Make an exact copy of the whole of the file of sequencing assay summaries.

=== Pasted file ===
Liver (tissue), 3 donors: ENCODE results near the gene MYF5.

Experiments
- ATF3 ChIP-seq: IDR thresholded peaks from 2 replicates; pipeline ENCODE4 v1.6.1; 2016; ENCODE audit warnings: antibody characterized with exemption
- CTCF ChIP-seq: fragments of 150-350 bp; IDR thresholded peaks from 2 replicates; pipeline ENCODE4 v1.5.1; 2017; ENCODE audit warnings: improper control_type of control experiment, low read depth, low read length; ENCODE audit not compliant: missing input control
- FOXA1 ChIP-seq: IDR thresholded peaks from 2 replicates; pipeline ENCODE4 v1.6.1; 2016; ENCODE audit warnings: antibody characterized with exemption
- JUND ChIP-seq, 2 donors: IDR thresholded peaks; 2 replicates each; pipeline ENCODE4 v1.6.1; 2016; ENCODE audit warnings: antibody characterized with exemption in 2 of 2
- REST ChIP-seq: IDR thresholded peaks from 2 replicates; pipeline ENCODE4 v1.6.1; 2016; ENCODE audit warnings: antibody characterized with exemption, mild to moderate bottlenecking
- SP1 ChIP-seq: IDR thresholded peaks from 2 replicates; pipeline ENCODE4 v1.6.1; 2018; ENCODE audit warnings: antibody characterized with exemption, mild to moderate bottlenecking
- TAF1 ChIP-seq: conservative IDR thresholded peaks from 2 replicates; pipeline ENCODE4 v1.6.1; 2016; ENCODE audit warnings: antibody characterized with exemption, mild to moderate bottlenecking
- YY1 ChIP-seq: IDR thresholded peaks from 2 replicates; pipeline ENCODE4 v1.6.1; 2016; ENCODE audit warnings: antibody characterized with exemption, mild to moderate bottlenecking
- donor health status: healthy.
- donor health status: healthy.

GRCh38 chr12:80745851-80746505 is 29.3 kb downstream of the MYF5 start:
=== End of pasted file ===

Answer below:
Liver (tissue), 3 donors: ENCODE results near the gene MYF5.

Experiments
- ATF3 ChIP-seq: IDR thresholded peaks from 2 replicates; pipeline ENCODE4 v1.6.1; 2016; ENCODE audit warnings: antibody characterized with exemption
- CTCF ChIP-seq: fragments of 150-350 bp; IDR thresholded peaks from 2 replicates; pipeline ENCODE4 v1.5.1; 2017; ENCODE audit warnings: improper control_type of control experiment, low read depth, low read length; ENCODE audit not compliant: missing input control
- FOXA1 ChIP-seq: IDR thresholded peaks from 2 replicates; pipeline ENCODE4 v1.6.1; 2016; ENCODE audit warnings: antibody characterized with exemption
- JUND ChIP-seq, 2 donors: IDR thresholded peaks; 2 replicates each; pipeline ENCODE4 v1.6.1; 2016; ENCODE audit warnings: antibody characterized with exemption in 2 of 2
- REST ChIP-seq: IDR thresholded peaks from 2 replicates; pipeline ENCODE4 v1.6.1; 2016; ENCODE audit warnings: antibody characterized with exemption, mild to moderate bottlenecking
- SP1 ChIP-seq: IDR thresholded peaks from 2 replicates; pipeline ENCODE4 v1.6.1; 2018; ENCODE audit warnings: antibody characterized with exemption, mild to moderate bottlenecking
- TAF1 ChIP-seq: conservative IDR thresholded peaks from 2 replicates; pipeline ENCODE4 v1.6.1; 2016; ENCODE audit warnings: antibody characterized with exemption, mild to moderate bottlenecking
- YY1 ChIP-seq: IDR thresholded peaks from 2 replicates; pipeline ENCODE4 v1.6.1; 2016; ENCODE audit warnings: antibody characterized with exemption, mild to moderate bottlenecking
- donor health status: healthy.
- donor health status: healthy.

GRCh38 chr12:80745851-80746505 is 29.3 kb downstream of the MYF5 start: